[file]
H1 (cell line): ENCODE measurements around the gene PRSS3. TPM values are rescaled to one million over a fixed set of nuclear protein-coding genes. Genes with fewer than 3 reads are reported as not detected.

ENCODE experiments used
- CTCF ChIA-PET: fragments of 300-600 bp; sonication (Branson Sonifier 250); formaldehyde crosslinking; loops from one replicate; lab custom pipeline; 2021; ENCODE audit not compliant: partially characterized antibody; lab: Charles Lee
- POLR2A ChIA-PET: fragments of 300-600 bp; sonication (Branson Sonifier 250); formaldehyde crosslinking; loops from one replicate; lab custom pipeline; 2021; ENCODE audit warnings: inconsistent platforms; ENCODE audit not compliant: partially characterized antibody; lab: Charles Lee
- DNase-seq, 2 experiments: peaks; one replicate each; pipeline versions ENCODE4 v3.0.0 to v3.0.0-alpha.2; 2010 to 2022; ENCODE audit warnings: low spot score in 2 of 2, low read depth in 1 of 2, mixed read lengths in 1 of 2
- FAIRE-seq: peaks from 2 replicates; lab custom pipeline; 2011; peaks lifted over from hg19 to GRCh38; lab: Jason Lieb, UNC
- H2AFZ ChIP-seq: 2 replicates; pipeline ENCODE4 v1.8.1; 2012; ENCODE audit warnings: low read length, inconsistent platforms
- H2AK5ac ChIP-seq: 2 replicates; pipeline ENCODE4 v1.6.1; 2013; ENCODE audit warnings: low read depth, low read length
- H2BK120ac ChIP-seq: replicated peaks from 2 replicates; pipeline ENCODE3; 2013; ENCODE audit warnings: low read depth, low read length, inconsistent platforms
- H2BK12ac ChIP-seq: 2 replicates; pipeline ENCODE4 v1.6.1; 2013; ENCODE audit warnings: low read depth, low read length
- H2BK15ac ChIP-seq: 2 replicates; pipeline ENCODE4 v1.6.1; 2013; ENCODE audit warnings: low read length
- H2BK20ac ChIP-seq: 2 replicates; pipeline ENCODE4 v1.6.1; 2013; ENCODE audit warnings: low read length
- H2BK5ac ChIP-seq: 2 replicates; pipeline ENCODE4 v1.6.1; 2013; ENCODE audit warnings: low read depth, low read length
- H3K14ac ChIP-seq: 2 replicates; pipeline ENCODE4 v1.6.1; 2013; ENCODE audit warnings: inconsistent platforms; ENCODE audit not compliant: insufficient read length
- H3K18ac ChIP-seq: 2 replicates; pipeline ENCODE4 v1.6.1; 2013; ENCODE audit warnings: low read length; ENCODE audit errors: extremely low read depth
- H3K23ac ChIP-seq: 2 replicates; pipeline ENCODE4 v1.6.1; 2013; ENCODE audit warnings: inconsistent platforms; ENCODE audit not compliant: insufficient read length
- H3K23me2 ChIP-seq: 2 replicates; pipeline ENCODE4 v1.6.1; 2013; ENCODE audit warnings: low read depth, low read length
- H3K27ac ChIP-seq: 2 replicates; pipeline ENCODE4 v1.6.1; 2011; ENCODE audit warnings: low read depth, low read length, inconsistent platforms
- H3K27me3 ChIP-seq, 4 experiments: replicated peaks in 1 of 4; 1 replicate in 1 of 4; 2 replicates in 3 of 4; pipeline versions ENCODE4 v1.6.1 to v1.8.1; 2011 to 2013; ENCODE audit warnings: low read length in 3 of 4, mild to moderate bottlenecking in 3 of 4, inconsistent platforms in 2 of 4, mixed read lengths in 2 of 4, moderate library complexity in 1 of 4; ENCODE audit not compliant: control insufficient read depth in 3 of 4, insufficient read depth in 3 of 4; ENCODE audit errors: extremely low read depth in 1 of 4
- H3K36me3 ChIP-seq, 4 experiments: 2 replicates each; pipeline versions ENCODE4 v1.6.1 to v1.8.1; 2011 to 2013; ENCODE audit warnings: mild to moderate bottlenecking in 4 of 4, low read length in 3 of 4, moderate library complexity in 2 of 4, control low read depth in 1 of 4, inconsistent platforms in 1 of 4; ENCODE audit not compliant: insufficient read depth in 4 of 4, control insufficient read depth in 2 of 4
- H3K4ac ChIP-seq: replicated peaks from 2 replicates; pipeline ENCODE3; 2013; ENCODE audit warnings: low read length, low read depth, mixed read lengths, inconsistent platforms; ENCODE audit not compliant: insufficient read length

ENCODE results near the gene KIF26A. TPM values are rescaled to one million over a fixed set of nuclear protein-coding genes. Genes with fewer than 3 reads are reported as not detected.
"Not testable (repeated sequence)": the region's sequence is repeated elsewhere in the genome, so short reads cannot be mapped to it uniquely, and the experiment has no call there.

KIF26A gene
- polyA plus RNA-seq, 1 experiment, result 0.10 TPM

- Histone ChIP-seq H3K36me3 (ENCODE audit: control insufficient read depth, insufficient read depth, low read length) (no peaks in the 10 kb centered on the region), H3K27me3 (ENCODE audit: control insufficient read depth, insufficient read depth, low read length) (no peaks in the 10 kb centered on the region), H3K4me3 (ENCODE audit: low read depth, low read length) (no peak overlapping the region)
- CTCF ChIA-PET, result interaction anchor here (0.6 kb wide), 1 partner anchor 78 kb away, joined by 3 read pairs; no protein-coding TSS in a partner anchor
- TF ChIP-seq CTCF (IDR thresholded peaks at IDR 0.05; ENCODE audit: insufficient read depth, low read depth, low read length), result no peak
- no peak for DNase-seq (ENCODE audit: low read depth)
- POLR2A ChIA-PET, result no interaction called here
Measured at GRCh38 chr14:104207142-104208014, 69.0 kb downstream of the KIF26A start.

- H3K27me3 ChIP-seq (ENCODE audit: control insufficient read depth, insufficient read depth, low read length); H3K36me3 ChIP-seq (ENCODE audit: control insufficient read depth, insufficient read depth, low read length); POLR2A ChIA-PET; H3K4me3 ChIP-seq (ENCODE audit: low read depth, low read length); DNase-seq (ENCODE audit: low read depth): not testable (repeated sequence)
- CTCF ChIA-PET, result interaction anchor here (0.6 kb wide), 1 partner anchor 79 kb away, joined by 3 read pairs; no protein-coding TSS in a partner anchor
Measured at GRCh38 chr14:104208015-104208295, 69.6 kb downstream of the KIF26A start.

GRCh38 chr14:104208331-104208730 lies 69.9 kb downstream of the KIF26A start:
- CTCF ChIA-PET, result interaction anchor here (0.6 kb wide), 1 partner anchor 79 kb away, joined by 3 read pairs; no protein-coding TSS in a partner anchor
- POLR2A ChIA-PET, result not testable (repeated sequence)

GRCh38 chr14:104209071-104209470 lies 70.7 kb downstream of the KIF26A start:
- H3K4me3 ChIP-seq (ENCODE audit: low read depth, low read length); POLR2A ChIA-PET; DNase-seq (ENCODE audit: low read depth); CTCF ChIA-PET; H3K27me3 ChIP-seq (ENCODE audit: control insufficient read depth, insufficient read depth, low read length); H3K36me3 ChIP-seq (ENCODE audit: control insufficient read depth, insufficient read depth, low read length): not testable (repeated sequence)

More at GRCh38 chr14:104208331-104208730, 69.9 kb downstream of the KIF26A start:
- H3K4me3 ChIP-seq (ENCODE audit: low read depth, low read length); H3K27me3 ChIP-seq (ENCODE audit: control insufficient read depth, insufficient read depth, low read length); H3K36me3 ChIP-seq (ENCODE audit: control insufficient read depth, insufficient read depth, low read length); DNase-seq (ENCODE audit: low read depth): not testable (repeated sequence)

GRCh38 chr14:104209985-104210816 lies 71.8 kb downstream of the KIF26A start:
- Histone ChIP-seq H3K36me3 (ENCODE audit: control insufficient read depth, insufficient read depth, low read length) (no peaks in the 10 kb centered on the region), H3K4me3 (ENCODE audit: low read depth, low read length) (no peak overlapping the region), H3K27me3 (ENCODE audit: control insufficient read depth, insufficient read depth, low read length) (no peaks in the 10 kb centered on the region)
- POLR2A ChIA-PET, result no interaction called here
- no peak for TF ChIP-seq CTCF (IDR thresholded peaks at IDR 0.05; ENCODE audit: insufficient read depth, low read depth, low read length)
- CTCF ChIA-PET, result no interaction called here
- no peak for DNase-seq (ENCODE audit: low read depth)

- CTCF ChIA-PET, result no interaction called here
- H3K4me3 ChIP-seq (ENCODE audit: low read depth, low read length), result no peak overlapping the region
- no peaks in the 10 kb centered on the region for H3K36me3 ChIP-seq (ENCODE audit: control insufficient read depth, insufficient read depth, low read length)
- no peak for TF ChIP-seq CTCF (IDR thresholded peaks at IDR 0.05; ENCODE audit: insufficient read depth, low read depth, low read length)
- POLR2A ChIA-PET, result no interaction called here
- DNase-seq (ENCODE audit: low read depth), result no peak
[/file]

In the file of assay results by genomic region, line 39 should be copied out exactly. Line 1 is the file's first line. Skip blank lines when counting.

- H3K4me3 ChIP-seq (ENCODE audit: low read depth, low read length); POLR2A ChIA-PET; DNase-seq (ENCODE audit: low read depth); CTCF ChIA-PET; H3K27me3 ChIP-seq (ENCODE audit: control insufficient read depth, insufficient read depth, low read length); H3K36me3 ChIP-seq (ENCODE audit: control insufficient read depth, insufficient read depth, low read length): not testable (repeated sequence)